Less than a month since it successfully delivered a military communications satellite into orbit on behalf of the Russian Government, another venerable Proton-M booster stands ready at the Baikonur Cosmodrome in Kazakhstan, tracking a liftoff at 6:12 p.m. local time (7:12 a.m. EST) Sunday, 8 December. Rollout of the vehicle to the pad took place earlier today (Thursday, 5 December). The mission is being conducted under the auspices of International Launch Services (ILS), a joint U.S.-Russian organization, based in Reston, Va., which operates all Proton-M flights out of Baikonur. It will transport the 13,000-pound (5,900-kg) Inmarsat 5-F1 satellite into geostationary transfer orbit for the U.K.-headquartered International Maritime Satellite Organisation to provide up to 15 years of global mobile broadband communications for deep-sea vessels, in-flight connectivity for airline passengers, and high-resolution streaming of video, voice, and data.
This is the first of three Inmarsat-5 satellites ordered from Boeing in August 2010 for the purposes of providing faster worldwide broadband services. (A fourth was ordered in October 2013 to serve as a spare.) Each satellite is equipped with 89 Ka-band beams with flexible global coverage, whose key objectives include mobile broadband communications for deep-sea vessels, in-flight connectivity for airline passengers, and the streaming of high-resolution video, audio, and data transmissions. Since its formation in 1979, Inmarsat technologies have been employed for disaster relief and the distribution of aid, most recently providing telecommunications support in the catastrophic aftermath of Typhoon Haiyan in the Philippines. A pair of five-panel gallium arsenide solar arrays will provide the satellite buses with sufficient electrical power—about 15 kilowatts at the start of the mission and 13.8 kilowatts at the end—to support some 15 years of orbital operations. A xenon ion propulsion system will be utilized for stationkeeping.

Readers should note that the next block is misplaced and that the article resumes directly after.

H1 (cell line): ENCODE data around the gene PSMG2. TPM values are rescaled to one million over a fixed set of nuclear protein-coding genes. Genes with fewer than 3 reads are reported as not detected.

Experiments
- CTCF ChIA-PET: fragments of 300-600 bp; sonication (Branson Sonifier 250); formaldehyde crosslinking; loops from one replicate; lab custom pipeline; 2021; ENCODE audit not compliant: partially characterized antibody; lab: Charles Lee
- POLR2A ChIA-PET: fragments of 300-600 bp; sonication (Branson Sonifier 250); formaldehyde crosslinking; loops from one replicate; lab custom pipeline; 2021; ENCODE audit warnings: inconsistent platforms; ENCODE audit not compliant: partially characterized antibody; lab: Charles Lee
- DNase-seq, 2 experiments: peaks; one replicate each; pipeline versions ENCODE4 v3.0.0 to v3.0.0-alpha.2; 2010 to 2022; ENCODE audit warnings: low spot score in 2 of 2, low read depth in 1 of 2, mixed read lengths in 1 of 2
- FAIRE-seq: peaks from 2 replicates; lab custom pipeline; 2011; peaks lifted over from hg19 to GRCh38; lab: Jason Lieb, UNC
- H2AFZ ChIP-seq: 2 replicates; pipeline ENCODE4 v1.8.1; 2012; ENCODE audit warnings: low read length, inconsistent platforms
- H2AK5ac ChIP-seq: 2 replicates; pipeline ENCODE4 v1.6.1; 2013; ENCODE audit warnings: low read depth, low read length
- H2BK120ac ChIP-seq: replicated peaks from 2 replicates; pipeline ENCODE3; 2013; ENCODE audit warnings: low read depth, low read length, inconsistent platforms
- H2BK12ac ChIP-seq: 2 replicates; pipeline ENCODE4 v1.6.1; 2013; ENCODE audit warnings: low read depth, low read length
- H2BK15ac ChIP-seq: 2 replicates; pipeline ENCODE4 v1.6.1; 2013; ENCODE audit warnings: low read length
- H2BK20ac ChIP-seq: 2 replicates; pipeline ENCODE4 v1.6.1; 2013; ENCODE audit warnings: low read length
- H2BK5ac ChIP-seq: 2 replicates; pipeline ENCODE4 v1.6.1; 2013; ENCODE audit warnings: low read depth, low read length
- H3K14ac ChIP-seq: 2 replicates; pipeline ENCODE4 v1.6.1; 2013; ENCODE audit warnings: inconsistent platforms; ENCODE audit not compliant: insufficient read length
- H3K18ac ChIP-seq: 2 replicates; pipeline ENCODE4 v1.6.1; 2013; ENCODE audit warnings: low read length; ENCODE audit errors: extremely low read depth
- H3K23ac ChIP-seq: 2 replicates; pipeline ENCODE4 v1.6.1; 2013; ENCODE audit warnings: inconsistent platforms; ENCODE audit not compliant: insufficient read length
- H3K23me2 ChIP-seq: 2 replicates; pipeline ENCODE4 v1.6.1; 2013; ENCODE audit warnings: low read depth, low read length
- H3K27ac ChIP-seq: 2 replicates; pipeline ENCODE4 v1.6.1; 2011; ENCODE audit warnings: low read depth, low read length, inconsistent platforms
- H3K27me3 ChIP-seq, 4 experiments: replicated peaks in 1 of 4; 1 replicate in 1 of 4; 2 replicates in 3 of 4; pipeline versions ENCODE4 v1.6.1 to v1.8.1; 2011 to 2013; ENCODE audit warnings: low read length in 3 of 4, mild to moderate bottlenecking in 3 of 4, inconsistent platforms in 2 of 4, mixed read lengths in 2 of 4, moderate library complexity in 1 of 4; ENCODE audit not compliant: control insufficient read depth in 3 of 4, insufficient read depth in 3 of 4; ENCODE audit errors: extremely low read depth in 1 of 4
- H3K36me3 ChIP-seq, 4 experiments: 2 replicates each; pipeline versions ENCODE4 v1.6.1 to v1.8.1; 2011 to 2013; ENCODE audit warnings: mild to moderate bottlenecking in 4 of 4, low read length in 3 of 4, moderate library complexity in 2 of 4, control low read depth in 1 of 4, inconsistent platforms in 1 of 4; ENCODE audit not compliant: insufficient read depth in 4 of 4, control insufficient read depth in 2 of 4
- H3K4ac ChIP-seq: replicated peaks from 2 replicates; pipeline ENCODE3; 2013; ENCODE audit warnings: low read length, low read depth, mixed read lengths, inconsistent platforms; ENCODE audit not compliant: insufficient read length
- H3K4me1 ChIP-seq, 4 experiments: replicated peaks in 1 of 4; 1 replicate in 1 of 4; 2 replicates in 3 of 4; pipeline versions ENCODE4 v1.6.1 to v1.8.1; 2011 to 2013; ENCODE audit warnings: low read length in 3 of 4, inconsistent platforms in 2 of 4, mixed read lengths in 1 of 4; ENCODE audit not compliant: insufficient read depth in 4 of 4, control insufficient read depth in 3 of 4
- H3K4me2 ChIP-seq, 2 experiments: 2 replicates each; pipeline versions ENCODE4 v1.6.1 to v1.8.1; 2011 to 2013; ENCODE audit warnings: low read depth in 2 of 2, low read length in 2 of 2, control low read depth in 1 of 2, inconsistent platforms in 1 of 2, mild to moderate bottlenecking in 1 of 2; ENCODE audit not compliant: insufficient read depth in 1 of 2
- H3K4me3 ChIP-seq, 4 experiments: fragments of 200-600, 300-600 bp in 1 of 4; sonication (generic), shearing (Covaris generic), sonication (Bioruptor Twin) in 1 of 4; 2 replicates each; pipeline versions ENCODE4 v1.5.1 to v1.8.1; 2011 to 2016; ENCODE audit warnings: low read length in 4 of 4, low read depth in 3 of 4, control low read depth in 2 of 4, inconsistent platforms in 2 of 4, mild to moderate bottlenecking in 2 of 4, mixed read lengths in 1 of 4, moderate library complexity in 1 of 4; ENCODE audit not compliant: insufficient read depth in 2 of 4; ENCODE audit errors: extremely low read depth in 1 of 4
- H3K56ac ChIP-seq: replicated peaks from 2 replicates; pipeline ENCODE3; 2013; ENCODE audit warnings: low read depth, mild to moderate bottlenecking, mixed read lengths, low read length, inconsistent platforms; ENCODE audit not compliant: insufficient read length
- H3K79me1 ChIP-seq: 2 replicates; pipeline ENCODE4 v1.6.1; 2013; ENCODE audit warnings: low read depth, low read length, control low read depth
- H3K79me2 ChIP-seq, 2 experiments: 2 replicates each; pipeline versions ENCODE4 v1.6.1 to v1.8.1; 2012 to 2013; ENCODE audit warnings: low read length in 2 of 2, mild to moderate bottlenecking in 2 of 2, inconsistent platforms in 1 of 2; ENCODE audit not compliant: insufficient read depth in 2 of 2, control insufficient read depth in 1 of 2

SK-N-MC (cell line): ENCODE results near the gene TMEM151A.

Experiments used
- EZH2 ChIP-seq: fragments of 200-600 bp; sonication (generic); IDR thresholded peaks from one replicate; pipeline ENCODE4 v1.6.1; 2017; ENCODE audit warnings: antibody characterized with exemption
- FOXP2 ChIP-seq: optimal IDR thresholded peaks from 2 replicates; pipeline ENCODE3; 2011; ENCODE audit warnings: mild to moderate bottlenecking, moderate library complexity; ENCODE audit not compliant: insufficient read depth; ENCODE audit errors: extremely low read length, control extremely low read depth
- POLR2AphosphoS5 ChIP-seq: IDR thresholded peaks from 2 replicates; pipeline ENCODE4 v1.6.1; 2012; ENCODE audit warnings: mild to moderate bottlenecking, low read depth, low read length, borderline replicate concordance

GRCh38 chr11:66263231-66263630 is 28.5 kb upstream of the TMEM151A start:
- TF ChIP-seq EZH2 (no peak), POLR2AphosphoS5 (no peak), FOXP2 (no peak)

Built in the United States, the Inmarsat 5-F1 spacecraft arrived at Yubileiny Airfield, near Baikonur, on 11 November, aboard an Antonov-124 transport aircraft. The flight had already experienced delays, due to rough weather over Canada and Iceland, and after touchdown the satellite’s container was maneuvered into a railcar for transfer to Hall 92A-50, where it arrived early on 12 November. “The offload requires highly skilled manpower,” ILS explained, “to meticulously transfer the [spacecraft] safely off the railcar, unpack it from its container and place it onto the payload adaptor for the fit check.” Over the next few days Inmarsat 5-F1 underwent rigorous testing, and on 15 November the restartable Briz-M upper stage for its mission arrived at Yubileiny Airfield. With the Briz-M housed in Hall 101 and the Proton-M vehicle itself in Hall 111, all hardware was on-site as the pre-launch campaign gathered momentum.
All components of the Proton-M, including its three main stages and the Briz-M, are fueled by a mixture of nitrogen tetroxide and unsymmetrical dimethyl hydrazine. Loading of these propellants aboard the Briz-M—whose single engine has the capacity to restart on up to eight discrete occasions to inject payloads into orbit—has already taken place, and the Russian State Commission formally granted approval for rollout to the pad on Wednesday, 4 December. With today’s successful rollout, and engineers entering Day One of Countdown operations, the pace will quicken in anticipation of Sunday’s launch.